Police in Rouen, France, Shoot and Kill Man Who Set Fire to a Synagogue


Ron Kampeas

Police in Rouen shot and killed a man as he rushed them with a knife after setting fire to a synagogue in the northern French city, authorities said, in the latest in a spate of attacks on synagogues in Europe during the Israel-Hamas war.

Police rushed to the synagogue early Friday after receiving reports of smoke arising from the building. They spotted a man atop the building armed with a knife and what some reports said was a chisel. He leapt off the building and rushed police, who shot him.

Reports said the man, an Algerian national, 29, was seen on security cameras tossing a firebomb into the synagogue. He was facing deportation back to his home country.

There was no one in the synagogue at the time, but the walls and furniture heavily damaged, said Natacha Benhaim, who heads the city’s Jewish community.

“I’m really upset, it’s catastrophic,” she was quoted as saying by the BBC. “The Torah scrolls, the holy books, did not come to any harm.”

There have been multiple arrests for attacks on Jews and Jewish institutions across Europe since Oct. 7, when Hamas terrorists massacred hundreds of people inside Israel, launching the war. In recent weeks, a synagogue in Warsaw was attacked with a Molotov cocktail, as was a synagogue in Oldenberg, Germany. Tensions are high: Police in Stockholm shut down streets on Friday after reports of gunshots fired near a synagogue there. Several countries have announced arrests of suspects accused of planning attacks on Jewish and Israeli targets.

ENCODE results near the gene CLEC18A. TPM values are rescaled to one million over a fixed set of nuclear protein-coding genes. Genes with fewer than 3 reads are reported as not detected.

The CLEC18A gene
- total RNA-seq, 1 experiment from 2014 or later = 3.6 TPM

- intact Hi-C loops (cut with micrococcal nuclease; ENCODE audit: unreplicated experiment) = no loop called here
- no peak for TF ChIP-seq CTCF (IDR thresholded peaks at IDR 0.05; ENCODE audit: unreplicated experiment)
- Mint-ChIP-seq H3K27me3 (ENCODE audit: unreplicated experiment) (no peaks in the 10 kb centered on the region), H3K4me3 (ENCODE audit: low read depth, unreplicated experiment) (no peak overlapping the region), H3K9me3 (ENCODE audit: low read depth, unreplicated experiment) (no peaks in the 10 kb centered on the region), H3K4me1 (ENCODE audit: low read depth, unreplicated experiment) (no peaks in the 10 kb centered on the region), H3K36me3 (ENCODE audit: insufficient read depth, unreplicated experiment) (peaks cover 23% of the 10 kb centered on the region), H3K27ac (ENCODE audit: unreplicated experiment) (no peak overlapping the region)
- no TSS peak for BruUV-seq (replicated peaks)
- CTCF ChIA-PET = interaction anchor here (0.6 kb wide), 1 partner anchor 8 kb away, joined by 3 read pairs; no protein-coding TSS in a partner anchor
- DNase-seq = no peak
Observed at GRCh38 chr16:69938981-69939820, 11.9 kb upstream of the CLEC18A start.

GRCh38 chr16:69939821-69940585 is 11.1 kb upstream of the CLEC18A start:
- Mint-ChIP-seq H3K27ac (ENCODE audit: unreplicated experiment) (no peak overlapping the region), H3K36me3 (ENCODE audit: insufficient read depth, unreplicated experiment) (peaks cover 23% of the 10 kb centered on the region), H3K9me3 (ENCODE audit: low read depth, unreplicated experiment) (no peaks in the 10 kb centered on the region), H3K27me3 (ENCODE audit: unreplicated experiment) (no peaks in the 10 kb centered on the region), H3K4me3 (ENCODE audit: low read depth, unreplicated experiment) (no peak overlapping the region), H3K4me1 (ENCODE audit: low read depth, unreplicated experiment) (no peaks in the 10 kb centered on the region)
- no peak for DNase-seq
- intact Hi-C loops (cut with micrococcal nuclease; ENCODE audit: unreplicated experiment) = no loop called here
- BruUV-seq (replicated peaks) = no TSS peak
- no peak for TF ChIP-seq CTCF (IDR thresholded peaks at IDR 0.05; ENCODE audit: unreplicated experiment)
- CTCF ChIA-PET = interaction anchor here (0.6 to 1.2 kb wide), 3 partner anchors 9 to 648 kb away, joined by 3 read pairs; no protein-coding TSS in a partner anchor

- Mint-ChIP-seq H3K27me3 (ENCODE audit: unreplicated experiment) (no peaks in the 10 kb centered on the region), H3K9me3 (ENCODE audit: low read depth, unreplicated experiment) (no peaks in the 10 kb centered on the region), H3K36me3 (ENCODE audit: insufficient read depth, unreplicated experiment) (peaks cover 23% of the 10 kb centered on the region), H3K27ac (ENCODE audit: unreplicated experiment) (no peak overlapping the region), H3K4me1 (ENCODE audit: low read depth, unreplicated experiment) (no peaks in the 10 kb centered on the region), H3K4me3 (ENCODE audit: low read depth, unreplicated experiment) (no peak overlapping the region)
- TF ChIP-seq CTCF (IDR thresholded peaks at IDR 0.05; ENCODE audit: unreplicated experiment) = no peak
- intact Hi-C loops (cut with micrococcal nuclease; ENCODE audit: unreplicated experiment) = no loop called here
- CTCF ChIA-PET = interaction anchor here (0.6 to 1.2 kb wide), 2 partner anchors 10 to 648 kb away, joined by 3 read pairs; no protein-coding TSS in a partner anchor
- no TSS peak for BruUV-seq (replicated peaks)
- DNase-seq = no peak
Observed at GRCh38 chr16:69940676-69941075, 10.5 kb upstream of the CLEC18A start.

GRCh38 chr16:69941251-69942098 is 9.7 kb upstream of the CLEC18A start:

A rally to show support for Rouen’s Jewish community followed the attack. Gerald Darmanin, the interior minister, speaking in the city, said the attack was “obviously an antisemitic act,” the New York Times reported. “No matter the threats the Jewish community faces, they must know that they are protected.”

French Prime Minister Gabriel Attal, who is of Jewish descent, said this month that there were 366 antisemitic incidents in France in the first three months of this year, a 300% increase over the same period last year.


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